She explained: ‘I work for the education marketing company Candlefox and prior to this I had led their UK arm called CoursesOnline from our London office, which I had built from the ground up as the company’s first expansion outside of Australia.
‘The move to Australia was suggested by our Commercial Director in 2022, and my first action was to discuss it with my long-term boyfriend as naturally it was a huge venture which was being proposed.
‘He’s always lived in London and if he wasn’t up for the move it obviously wouldn’t happen, but he surprised me by committing to the adventure.
Meanwhile, Sarah-Jane McQueen (RIGHT), 42, traded her life in South London for one in Melbourne in 2022 to further her career and is ‘in it for the long run,’ with no plans to move back
‘We then went through the long process of applying for our visa and ultimately we were able to come in under the temporary skills shortage visa. Due to the backlog from Covid, however, it took about 6 months for our entry to be granted’.
She added: ‘During that time we did all the stuff in between – like setting up our house for rental, investigating schools for my daughters, and we were lucky that we had a relocation consultant helping us through the process’.
Sarah-Jane revealed that her biggest motivation to move was ‘the career prospects that Australia offered’ – she became the first female member of her company’s leadership team.
Since moving, she and her family have fell in love with Melbourne and much prefer it to the UK.
She said: ‘We love the lifestyle and weather here – being able to head down to a gorgeous sandy beach after work is something that you just can’t find back in the UK.
‘For our daughters and seeing how they’ve taken to it, we’re certain it was the best move for us, an opportunity to experience a new environment, and for them to learn and grow.
‘The opportunity to visit places like New Zealand and Japan is great, as the journey is shorter from Aus’.
She had a generous relocation package which enabled her to turn her London home into an investment rental property, while starting a new life down under.
Sarah-Jane had a generous relocation packagage which enabled her to turn her London home into an investment rental property, while starting a new life down under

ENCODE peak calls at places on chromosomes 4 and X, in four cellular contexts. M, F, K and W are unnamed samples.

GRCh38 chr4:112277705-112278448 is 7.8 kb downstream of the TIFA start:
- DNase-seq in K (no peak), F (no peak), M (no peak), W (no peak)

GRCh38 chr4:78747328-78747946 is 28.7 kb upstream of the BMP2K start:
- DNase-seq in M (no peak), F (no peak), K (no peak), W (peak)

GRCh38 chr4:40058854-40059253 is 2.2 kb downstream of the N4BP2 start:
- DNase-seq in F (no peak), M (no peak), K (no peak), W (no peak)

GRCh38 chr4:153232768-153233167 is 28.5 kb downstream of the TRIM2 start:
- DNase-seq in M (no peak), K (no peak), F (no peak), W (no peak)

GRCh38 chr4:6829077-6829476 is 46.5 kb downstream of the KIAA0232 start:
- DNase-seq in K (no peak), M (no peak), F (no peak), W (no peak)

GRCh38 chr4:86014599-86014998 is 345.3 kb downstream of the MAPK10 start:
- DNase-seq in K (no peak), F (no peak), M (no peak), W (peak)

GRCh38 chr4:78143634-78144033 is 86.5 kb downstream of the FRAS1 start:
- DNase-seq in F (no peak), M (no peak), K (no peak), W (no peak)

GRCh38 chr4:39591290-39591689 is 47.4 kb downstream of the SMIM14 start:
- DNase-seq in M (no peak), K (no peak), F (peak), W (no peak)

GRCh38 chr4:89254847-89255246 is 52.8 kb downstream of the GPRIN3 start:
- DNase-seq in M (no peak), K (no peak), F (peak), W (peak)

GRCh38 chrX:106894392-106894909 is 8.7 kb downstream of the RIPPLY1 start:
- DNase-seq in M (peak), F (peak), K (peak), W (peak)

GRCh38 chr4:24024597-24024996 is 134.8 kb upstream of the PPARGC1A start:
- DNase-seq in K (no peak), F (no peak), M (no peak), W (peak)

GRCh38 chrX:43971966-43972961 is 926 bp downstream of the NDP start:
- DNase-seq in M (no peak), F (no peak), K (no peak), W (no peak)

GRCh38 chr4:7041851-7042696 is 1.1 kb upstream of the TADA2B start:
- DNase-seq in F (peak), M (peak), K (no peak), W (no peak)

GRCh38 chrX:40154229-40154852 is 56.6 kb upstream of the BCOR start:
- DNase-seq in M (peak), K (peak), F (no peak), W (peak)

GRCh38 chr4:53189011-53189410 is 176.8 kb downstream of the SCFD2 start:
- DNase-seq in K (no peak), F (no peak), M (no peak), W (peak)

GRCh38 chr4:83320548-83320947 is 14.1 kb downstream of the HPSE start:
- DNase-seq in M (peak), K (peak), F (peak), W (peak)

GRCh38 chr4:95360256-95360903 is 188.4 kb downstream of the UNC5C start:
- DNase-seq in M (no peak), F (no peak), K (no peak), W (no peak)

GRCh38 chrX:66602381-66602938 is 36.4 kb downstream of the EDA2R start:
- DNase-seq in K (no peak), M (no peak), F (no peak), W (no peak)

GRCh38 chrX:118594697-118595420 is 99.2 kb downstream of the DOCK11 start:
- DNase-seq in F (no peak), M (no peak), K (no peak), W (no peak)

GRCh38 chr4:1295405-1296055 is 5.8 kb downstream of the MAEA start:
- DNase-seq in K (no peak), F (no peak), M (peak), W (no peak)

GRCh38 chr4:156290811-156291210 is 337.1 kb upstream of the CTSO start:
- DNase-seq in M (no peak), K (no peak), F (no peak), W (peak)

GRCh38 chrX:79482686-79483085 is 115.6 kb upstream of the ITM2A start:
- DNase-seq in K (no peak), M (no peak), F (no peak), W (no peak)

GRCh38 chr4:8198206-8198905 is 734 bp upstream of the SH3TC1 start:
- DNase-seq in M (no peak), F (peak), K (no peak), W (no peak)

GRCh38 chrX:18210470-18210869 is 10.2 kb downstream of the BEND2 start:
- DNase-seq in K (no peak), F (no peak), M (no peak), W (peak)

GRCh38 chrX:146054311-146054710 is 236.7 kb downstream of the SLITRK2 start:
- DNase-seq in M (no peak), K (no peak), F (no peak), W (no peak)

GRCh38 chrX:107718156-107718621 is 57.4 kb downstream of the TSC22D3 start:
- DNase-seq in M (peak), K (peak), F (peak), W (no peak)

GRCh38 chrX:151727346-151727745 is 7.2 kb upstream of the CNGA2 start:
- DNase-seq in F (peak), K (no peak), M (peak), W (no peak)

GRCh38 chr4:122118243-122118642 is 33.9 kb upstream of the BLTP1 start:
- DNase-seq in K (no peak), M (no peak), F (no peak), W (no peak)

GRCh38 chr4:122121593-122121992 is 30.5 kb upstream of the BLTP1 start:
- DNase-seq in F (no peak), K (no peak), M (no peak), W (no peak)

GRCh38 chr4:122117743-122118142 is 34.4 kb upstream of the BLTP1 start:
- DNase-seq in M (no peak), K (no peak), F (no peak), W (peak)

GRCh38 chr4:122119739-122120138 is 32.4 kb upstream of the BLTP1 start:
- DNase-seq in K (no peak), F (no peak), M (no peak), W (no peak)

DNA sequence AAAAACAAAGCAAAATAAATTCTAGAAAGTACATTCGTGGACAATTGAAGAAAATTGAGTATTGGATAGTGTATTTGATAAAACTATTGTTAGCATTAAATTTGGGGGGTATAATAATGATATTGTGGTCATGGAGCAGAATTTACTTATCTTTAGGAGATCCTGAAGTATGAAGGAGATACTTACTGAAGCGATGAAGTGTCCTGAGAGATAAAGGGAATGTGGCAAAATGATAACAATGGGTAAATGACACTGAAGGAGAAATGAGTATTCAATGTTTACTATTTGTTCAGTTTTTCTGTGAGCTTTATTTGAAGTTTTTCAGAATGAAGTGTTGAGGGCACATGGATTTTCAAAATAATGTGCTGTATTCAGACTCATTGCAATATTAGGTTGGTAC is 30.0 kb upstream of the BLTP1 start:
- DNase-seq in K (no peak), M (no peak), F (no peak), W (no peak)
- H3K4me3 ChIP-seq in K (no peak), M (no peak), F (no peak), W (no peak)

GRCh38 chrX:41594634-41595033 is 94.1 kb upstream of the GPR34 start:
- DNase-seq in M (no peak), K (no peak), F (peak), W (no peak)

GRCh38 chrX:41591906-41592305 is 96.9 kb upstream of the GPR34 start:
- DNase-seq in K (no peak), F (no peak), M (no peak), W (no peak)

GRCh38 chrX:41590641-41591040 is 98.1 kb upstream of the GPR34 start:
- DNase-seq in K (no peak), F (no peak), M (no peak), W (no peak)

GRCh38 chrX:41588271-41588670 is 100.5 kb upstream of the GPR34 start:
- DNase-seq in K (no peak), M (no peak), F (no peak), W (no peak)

When it comes to money, she adds that: ‘The income tax and other taxes are better off in Australia – and looking at my UK pension vs my Australia Super is far more favourable in Australia – the UK company contribution is 4% whereas the Australian super is 11%.
Sarah-Jane believs so many Brits are taking the plunge because Australia is a country that’s very similar to the UK in terms of culture and of course language, but with ‘far nicer weather on the whole’.
She added: ‘Many Brits have family or friends that have made the move in the past as well, so it’s not like you’re going to a completely unfamiliar place.
‘Work wise, there are a lot of Australian employers looking to make the most of economic uncertainty in the UK and who are deliberately marketing themselves to pick up skilled workers looking for a change of scenery and someone to help them through the visa process.
‘My biggest initial fear was how the move would impact my eldest daughter. I was so fearful and anxious that she wouldn’t find her tribe and she would find school hard.
‘We did have some behaviour issues at home initially and I had mum guilt, but over time she’s found her place and friends and each day has got better and better. Now today she’s the happiest I have ever seen her’.
Now that her family is past the adjustment phase, the British mother is certain they’ve found their place and will be out there for ‘a long time to come’.
Mike Harvey is Managing Director at 1st Move International, a UK-based international removal company.
He has over 25 years of experience in relocation, moving and shipping services to Australia, Canada, the US, Dubai and more – but says Australia is the most popular global destination for UK expats.
He explains: ‘Almost 1.2 million Brits call this country home.
‘Australia has lots to offer British newcomers, including a shared language, a laid-back culture and an unrivalled emphasis on work-life balance.
‘Most Brits state that the improved quality of life is their main reason for moving to Australia.
‘The country also boasts scorchingly sunny weather, beautiful beaches and lots of space for outdoor living.
‘It’s climate inspires people to come together at sporting events, barbeques or social gatherings of individuals with the same interests, which is extremely appealing to Brits wanting to escape the gloomy British weather’.
Adding that educational opportunities in Australia are also ‘excellent, with good teachers and programs’.
He advises that there is a mixture of public and private schools, and parents can choose between them according to their preference.
Concluding that ‘While it’s expensive to live in major Australian cities, expats from all over the world choose to make themselves at home here, where both salaries and the standard of living are high, making the cost of living affordable’.